Whereas there’s no overall increase in Monroe County’s countywide levies for the upcoming fiscal year, some local taxpayers may face slight increases or decreases on their property taxes depending where they live. The new fiscal year begins Oct. 1.
“Overall, there’s no increase,” said Monroe County Chancery Clerk Ronnie Boozer. “The countywide levy inside the cities for the 1st, 2nd, 3rd and 5th districts is 61.26 mills. Last year, it was 61.43 mills. The only one that’s different is the 4th district, which is 61.46 for the ’22 year. It’s .2 mills higher because of the Prairie Industrial Park.”
He added a levy that’s going away this year is the Monroe County jail refunding bonds.
“We had a mill on last year, but we won’t have that,” Boozer said. “We usually pay around $720,000 a year debt on that. All the debt we owe on it for this coming year is about $328,000, and we have enough in our fund to pay that off without having to levy any more money this upcoming year for it.
“As far as countywide levies are concerned, we put about .83 of a mill into the general fund primarily because the general fund has to keep up with half of the 911 budget. That will help defray some of that cost. The remaining part of the one mill where we closed the jail fund, the remaining .17 will be put in the county volunteer fire department fund.”
He said people living outside of municipalities in districts 1, 2, 3, 4 and 5 will pay the additional .17 mills.
“It’s no more than what they were already paying, though, because they were paying the full amount under the jail levy. Those in the cities in the 1, 2, 3, 4 and 5 will actually see a decrease of .17 because that levy doesn’t apply to them. It only applies to the rural people,” Boozer said.
He added the Monroe County School District’s maintenance fund decreased from 40.73 to 40.7. The school district’s debt service also decreased from .87 to .84.
“Nettleton [School District] saw an increase. Nettleton maintenance went from 46.53 to 50.66. On the notes, Lee County and Monroe County finance those jointly and retire the debt jointly. The notes for Nettleton school was 1.85. It increased to 2.87,” Boozer said.
He added a shortfall request was submitted from the Nettleton School District, which created a .3 mill tax levy, which had to be separated due to the cap of not exceeding three mills for limited notes.
The Fiscal Year 2021-2022 budget for Monroe County totals $44,156,711, which is an increase from last year’s budget total of $35,394,857. Both figures include published budgets, but also included is the Itawamba Community College levy, which is pass through money totaling approximately $2 million, and approximately $161,000 for Tombigbee River Valley Water Management District.
“Most of your departmental budgets pretty well remained the same. Some were up a little. Some were down a little. The big item for the increase was the American Rescue Plan money we got. We got half of that this year but we’re to get the other half this year. We budgeted the entirety of it, which is $6.8 million total,” Boozer said, adding departments did good jobs staying within their budgets.
He isn’t confident the county will spend all of its American Rescue Plan funds during the next fiscal year.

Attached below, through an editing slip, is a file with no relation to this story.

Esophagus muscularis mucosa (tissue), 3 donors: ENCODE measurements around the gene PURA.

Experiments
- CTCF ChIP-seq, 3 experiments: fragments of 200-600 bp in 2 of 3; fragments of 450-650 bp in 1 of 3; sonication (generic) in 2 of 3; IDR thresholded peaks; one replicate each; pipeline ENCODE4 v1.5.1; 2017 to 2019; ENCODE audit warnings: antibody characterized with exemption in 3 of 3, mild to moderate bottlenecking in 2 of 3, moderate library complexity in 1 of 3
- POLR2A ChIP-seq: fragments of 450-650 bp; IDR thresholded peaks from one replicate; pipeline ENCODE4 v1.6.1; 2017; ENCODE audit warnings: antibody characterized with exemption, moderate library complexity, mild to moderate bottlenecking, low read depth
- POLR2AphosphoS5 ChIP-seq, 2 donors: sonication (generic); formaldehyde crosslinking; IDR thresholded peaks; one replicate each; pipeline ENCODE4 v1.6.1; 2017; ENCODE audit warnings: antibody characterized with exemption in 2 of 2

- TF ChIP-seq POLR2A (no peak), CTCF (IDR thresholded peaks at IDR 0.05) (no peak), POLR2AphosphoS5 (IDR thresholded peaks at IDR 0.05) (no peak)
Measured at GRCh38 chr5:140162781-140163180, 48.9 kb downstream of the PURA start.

Boozer added revenues in the county’s general fund increased by approximately $500,000.
As funding for 911 continues to decrease because of the increasing number of land lines, which yield a surcharge for the service, are being disconnected by customers.
“We’ve encouraged the board [of supervisors] every year to talk to their association about these fees we get. They’re going to need to be increased or something. They run around $350,000 to $375,000, and the 911 budget is $711,000 this year. This is the third year we’ve had to transfer money from the general fund to the 911 budget,” Boozer said.
He said the Monroe County Airport has been using aviation fuel funds to help with improvements the past three years.
“Last year, we had about $700,000 of work in process money from federal money to do the projects. We did a ramp expansion, a parallel taxiway and an apron expansion,” Boozer said. “This year, we’ll have half of that budget in AIP (Airport Improvement Program funds), and [airport manager Wes Kirkpatrick] is looking at doing lighting for the runways.”
The county solid waste department is looking to purchase a new scraper, a new tractor and weights for the tractor for the landfill’s rubbish site, which totals approximately $410,000. The county will lease-purchase the equipment, which will cost approximately $89,000 per year for the next five years.
The solid waste department will also purchase a front-load garbage truck and an automated truck.
The Monroe County road fund, which totals $8.3 million, is basically the same amount as last year. In previous years, supervisors approved to not exempt road and bridge tax from 10-year industrial tax exemptions, which has paid off for the county’s road department.
The upcoming fiscal year budget will provide for approximately $700,000 worth of air packs for volunteer fire departments throughout the county. The air packs will also be provided through a lease-purchase.
A small local law enforcement budget, which was opened years ago but never utilized, will be used this year. Boozer said it was opened 25 years ago for the purchase of vests.
Another item paid off was for a building in Wren used by United Furniture Industries in that the property was in the county’s name and was paid back through rental payments from the company.
For the upcoming fiscal year, there is also money budgeted through a community development block grant for a Quincy Water Association expansion alongside West Road.